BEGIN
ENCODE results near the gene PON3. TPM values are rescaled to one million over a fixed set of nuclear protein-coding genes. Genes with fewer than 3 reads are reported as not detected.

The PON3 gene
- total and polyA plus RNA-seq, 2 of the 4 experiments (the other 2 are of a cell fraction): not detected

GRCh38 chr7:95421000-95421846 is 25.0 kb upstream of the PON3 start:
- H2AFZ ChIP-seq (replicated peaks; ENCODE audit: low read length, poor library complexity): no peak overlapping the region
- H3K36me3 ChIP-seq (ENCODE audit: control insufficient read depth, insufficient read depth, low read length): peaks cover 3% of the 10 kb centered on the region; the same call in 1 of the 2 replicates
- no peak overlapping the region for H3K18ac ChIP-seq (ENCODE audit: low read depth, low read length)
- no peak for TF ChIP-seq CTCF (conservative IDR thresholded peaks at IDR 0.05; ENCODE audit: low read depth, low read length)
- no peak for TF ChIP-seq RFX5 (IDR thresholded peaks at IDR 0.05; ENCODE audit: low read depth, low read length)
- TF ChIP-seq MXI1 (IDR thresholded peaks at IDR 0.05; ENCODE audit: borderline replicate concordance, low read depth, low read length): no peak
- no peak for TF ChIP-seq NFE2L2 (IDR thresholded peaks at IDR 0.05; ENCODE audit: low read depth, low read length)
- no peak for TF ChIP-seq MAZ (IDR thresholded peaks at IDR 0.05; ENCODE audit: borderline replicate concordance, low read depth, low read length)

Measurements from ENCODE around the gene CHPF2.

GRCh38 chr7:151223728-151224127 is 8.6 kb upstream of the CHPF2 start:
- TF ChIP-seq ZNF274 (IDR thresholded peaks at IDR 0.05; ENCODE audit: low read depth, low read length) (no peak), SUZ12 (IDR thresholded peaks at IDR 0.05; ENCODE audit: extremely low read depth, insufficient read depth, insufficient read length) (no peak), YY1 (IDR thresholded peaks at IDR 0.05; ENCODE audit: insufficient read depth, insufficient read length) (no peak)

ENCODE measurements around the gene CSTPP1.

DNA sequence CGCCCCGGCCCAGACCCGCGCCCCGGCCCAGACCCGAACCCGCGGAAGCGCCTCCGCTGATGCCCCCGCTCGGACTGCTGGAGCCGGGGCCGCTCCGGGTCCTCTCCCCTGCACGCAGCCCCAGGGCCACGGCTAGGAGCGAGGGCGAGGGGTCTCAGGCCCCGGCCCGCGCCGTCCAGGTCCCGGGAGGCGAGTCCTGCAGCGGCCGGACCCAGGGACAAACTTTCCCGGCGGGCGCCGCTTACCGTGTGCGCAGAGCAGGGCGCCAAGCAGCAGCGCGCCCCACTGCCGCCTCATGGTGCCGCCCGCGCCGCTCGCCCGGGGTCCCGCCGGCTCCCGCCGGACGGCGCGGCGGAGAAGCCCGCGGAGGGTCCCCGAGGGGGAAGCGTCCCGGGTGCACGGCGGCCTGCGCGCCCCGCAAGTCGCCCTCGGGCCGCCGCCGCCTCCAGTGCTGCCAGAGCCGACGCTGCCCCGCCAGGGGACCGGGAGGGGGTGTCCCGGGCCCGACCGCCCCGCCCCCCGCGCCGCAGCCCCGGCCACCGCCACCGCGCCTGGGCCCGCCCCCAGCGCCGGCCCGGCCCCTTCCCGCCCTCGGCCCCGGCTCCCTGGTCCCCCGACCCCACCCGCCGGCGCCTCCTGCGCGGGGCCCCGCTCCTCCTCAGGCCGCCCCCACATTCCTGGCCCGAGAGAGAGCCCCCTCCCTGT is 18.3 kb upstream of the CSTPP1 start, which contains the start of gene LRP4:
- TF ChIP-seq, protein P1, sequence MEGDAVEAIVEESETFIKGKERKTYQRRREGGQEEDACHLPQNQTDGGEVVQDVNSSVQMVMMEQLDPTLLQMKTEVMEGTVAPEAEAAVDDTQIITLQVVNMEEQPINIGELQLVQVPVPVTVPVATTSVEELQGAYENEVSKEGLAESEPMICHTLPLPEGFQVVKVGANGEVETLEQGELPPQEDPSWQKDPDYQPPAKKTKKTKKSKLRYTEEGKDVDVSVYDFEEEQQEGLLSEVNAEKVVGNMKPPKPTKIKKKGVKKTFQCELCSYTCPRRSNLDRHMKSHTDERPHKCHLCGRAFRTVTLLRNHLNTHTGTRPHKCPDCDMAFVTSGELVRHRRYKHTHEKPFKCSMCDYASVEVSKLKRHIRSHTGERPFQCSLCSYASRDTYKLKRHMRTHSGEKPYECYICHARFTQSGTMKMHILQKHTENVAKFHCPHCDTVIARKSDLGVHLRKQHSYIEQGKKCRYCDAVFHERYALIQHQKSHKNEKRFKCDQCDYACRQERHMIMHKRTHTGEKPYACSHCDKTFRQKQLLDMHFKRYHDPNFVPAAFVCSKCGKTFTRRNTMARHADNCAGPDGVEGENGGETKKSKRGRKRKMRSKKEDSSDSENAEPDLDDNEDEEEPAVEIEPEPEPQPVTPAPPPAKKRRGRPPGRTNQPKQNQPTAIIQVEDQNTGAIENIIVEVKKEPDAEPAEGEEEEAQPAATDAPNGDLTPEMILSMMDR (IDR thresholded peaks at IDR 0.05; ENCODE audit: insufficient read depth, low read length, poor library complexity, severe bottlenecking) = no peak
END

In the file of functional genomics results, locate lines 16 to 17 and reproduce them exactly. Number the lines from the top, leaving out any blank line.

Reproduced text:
ENCODE measurements around the gene CSTPP1.

DNA sequence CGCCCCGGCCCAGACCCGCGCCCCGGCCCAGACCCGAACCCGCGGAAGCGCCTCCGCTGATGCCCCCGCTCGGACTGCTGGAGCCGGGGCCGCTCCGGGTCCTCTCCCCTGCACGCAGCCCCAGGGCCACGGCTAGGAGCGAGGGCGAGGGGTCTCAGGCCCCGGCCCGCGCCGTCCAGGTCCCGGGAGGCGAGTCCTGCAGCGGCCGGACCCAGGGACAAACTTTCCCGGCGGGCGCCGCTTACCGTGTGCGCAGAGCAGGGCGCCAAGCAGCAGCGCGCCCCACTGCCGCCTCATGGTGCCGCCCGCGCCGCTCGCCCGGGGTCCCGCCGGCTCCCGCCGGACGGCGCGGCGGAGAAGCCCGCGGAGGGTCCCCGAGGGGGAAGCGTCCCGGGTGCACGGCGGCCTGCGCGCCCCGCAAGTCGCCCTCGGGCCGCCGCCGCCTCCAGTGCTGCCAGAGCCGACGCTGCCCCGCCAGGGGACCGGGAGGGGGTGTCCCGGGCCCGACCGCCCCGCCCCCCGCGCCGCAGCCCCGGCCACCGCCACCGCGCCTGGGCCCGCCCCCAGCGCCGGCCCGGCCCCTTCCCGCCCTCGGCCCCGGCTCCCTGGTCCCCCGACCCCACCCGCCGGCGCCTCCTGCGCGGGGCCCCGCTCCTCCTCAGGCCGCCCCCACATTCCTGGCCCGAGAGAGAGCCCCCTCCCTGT is 18.3 kb upstream of the CSTPP1 start, which contains the start of gene LRP4: